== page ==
Re: [RFC][PATCH 1/3] locking: Introduce smp_acquire__after_ctrl_dep
From: Paul E. McKenney
Date: Wed May 25 2016 - 14:59:55 EST
On Wed, May 25, 2016 at 09:54:55AM -0700, Linus Torvalds wrote:
> On Wed, May 25, 2016 at 9:28 AM, Peter Zijlstra <peterz@xxxxxxxxxxxxx> wrote:
> > I would consider any architecture that allows speculative stores as
> > broken. They are values out of thin air and would make any kind of
> > concurrency extremely 'interesting'.
> It's worth noting that the same is true of compilers too. You will
> find compiler people who argue that speculative stores are valid
> because the spec doesn't explicitly forbid them. Same is true of
> compiler-generated value speculation.
Thankfully, this has improved. There was a time when compiler writers
were happy to overwrite adjacent variables and fix them up later,
believe it or not. Not so good if the variables are shared variables,
possibly protected by different locks. Most compiler writers now
understand that this sort of thing is not permitted, and recent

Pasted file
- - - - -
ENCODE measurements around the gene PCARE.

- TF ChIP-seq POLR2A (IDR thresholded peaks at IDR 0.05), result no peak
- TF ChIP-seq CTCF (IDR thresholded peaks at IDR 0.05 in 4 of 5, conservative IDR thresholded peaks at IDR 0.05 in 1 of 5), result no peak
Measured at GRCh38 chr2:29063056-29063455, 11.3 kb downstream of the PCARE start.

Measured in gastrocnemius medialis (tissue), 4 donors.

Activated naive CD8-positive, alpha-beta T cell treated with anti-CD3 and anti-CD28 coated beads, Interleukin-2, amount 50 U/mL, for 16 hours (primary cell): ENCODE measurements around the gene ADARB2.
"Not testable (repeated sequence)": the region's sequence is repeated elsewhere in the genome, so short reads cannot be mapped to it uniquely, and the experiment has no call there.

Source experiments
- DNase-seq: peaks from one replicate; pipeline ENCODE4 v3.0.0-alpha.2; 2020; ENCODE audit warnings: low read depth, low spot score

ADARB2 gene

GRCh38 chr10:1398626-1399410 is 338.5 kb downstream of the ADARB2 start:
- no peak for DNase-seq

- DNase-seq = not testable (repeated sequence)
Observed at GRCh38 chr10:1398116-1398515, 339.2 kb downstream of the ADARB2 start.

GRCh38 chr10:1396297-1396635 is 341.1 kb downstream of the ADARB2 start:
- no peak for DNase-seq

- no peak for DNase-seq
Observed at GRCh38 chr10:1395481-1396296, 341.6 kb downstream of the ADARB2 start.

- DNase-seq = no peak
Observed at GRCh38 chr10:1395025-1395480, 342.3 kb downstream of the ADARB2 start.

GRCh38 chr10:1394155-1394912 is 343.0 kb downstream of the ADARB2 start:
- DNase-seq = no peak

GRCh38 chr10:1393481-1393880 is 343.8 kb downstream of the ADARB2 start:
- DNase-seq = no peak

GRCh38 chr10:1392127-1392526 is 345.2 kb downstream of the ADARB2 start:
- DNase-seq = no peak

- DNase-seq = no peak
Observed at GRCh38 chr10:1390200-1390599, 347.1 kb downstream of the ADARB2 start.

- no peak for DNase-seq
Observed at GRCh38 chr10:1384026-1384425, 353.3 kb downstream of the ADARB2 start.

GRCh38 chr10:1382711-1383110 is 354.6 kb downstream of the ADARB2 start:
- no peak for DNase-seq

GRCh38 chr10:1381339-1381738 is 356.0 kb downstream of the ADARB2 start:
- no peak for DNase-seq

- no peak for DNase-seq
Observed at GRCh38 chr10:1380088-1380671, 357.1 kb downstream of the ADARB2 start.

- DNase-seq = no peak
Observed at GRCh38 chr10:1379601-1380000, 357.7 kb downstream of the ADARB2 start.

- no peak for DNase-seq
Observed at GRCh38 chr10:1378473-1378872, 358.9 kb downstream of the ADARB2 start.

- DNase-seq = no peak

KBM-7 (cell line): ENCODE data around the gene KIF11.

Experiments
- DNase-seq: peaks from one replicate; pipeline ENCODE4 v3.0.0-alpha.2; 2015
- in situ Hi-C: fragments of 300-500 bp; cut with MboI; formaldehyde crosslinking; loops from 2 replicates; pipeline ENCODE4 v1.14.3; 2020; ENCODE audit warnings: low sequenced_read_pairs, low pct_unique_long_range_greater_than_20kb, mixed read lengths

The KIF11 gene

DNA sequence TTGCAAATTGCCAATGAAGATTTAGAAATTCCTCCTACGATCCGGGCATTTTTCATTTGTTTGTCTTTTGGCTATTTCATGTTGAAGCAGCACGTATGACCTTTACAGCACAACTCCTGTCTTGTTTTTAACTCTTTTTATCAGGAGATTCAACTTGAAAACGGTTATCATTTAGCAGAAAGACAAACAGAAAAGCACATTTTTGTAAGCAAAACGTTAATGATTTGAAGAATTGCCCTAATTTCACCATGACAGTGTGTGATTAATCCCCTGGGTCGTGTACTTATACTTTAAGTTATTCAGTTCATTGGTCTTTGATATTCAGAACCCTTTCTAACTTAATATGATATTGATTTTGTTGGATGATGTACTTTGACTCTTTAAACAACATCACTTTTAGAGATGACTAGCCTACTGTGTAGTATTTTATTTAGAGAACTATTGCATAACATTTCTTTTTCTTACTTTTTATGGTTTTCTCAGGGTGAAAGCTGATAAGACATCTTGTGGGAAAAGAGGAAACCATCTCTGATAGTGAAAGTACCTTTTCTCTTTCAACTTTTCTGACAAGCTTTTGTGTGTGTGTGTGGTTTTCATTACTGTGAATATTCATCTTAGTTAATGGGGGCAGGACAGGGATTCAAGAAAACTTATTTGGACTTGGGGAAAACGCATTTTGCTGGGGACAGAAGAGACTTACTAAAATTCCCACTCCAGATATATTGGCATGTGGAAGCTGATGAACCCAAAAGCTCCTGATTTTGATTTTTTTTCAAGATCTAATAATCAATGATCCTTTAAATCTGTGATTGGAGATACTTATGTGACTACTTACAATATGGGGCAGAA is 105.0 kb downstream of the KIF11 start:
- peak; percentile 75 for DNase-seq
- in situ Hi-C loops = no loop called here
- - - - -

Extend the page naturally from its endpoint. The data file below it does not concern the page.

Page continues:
versions of the standard explicitly forbid it.
But there are still any number of optimizations that can cause trouble
for concurrent code. Common subexpresssion elimination, for example...
Which is one reason for my heavy use of READ_ONCE() and WRITE_ONCE().
> Both are cases of "yeah, the C standard may not explicitly disallow
> it, but sanity in a threaded environment does". Sadly, I've seen
> compiler people who dismiss "sanity" as an argument, since that also
> isn't defined in the C standard. There are people who think that paper
> is the most precious resource in the universe.
> I'm not actually aware of anybody doing speculative stores or value
> speculation in a compiler we care about, but if those kinds of things
> are the kinds of things where we'd just go "that compiler is shit" and
> not use it (possibly with a command line option to disable the
> particular broken optimization, like we do for the broken type-based
> aliasing and some other code generation things that just don't work in
> the kernel).
> So we definitely have the option to just say "theory is just theory".
> We'll never make design decisions based on insane things being
> possible in theory, whether it be crazy architectures or crazy
There has been some discussion of adding "-std=kernel" to tell the
compiler to follow Linux-kernel rules, but not sure whether this is
really going anywhere.